Sometimes I say things to my children and I am stunned, simply stunned, by my hypocrisy. “Be nice to people,” I say. “Everybody makes mistakes.” “I don’t like that voice.”
I am the grown up. It falls to me to set limits, discipline, show them how to act, how to be, but so much of that is tangled in routines, anger, competing interests.
Sometimes I look at Trombone after I’ve reprimanded him or corrected him and he has this bewildered look on his face, like a baby bird that just tumbled out of its nest. If he could, he would say, “What is your DAMAGE, lady?” the way I do, er, think, when people piss me off in traffic.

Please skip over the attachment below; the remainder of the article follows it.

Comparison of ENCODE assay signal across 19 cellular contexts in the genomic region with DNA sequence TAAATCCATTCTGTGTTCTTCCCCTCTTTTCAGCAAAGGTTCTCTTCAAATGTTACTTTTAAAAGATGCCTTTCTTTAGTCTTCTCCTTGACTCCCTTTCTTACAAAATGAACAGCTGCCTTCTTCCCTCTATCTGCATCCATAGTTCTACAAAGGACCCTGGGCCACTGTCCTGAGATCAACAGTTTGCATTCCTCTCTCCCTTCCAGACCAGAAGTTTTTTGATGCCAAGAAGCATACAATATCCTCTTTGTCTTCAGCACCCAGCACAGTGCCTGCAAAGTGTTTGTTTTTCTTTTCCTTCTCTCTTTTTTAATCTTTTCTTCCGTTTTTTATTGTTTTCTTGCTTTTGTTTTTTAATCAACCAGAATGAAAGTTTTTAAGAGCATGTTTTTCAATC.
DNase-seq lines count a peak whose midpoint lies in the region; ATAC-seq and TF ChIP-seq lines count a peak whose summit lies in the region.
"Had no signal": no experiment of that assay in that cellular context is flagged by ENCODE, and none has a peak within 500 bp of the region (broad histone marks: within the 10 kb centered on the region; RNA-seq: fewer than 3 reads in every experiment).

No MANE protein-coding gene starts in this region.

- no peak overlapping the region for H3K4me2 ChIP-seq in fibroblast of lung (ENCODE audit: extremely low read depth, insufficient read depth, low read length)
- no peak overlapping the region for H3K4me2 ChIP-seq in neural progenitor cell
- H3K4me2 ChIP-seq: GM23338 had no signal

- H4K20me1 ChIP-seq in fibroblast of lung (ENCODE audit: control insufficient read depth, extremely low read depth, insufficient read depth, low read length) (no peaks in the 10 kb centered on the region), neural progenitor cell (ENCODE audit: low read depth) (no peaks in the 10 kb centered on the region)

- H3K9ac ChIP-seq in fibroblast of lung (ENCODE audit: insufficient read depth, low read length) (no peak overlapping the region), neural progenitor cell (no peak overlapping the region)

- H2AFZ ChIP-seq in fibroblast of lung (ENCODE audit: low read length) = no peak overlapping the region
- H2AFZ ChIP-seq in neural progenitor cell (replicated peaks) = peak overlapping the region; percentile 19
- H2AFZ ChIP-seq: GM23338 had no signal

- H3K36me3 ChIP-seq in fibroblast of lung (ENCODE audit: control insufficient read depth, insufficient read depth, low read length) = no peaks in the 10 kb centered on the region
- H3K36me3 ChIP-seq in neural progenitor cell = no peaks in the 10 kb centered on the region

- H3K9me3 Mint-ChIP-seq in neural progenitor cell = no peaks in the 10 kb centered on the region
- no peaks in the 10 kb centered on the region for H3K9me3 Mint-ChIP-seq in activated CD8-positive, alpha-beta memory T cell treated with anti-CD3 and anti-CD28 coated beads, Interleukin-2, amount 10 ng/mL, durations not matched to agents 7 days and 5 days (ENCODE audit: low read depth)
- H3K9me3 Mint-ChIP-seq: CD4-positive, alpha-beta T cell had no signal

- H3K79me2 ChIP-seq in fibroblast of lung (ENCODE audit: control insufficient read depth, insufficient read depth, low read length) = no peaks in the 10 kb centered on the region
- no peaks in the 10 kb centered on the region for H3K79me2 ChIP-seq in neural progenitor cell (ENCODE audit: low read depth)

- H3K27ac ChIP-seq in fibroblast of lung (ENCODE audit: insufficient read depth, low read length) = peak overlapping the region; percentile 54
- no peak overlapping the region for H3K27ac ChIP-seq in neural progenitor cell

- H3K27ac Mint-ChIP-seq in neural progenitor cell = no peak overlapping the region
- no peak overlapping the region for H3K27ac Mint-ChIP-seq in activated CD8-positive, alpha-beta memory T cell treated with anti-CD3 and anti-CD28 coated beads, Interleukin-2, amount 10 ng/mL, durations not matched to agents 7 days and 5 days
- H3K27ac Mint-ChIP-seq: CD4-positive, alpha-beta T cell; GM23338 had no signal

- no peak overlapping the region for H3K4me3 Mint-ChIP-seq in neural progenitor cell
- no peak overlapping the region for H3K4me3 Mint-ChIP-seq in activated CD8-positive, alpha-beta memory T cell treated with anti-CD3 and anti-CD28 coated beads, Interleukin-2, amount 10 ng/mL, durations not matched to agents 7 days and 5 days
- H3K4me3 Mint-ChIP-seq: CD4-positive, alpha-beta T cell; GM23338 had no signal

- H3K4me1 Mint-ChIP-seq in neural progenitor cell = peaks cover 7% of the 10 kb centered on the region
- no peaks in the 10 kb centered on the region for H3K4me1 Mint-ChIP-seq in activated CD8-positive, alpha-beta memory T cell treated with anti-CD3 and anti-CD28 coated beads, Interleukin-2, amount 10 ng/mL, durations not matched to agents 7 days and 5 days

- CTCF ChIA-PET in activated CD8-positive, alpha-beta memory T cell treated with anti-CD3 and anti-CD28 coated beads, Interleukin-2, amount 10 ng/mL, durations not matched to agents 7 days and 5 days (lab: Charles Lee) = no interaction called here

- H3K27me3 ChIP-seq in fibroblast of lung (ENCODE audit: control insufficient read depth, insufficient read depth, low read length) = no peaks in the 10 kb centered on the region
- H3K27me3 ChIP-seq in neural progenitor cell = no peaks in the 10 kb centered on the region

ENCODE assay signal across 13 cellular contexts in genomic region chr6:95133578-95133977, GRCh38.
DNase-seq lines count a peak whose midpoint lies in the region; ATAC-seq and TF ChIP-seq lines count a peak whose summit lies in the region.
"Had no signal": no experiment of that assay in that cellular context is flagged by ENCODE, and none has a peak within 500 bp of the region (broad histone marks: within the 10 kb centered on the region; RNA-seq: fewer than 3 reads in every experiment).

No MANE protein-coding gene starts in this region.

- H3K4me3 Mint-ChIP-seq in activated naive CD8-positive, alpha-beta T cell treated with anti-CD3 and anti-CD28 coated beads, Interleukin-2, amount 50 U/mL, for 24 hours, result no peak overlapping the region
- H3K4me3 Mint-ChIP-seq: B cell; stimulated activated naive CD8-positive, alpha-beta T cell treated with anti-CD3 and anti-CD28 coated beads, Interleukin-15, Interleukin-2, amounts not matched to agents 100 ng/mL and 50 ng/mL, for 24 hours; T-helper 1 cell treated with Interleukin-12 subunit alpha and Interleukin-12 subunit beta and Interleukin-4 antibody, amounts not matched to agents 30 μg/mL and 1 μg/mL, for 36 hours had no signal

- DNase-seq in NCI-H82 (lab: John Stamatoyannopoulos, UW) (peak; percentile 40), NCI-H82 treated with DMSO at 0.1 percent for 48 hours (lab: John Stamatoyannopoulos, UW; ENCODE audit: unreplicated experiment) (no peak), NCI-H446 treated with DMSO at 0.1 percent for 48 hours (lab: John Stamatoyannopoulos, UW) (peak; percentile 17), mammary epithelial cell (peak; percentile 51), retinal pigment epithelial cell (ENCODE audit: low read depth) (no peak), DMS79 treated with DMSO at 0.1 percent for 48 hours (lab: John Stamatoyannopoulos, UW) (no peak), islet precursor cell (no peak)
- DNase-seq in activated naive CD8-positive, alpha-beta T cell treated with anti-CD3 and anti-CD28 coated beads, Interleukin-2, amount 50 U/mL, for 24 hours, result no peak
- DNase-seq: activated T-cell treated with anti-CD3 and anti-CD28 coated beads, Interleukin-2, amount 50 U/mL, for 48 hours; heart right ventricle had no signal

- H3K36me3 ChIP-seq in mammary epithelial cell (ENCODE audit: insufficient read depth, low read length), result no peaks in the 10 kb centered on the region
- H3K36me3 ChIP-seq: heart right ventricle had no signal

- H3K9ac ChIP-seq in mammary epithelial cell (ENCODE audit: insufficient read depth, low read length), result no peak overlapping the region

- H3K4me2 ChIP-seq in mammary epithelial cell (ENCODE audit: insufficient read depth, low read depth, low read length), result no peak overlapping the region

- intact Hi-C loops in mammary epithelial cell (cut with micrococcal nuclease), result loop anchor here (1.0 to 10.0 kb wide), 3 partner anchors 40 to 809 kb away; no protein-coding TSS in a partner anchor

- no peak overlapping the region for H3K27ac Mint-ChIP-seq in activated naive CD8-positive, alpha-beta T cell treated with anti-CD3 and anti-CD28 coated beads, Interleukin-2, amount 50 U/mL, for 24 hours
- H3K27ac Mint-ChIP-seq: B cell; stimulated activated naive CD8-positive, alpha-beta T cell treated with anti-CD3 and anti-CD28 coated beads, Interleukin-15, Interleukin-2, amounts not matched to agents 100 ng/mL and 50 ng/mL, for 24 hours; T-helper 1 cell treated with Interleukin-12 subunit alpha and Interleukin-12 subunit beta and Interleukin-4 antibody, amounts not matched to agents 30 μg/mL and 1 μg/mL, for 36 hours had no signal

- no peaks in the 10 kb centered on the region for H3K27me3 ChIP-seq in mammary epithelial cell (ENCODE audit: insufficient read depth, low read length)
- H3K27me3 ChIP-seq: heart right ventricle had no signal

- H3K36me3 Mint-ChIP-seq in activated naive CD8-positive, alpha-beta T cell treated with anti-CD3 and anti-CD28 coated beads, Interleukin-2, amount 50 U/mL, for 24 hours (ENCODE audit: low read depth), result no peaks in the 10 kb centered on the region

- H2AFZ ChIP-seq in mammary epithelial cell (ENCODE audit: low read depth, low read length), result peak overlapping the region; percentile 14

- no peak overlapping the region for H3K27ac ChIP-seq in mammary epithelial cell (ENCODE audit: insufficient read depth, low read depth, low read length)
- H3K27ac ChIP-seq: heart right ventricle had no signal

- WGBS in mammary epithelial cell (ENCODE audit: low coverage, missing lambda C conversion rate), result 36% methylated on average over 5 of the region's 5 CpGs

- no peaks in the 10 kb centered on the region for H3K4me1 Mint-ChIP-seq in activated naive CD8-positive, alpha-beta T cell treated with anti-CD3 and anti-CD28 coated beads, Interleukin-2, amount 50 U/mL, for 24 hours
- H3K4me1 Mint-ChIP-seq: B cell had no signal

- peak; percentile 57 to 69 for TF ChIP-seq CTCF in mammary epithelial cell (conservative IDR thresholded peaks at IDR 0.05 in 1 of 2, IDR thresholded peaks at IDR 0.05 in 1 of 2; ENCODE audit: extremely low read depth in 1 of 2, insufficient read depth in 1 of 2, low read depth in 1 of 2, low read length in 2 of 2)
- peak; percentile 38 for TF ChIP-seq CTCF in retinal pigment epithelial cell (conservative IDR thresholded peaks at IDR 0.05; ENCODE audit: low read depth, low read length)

Some days it seems my kid’s view of the world consists of: people’s knees, the occasional frowning face and continued, repeated, redundant, omigod are you still talking admonishments and instructions that are irrelevant to his main purpose in life: figuring things out.
Grown ups must seem as crazy to them, some days, as these kids seem to me.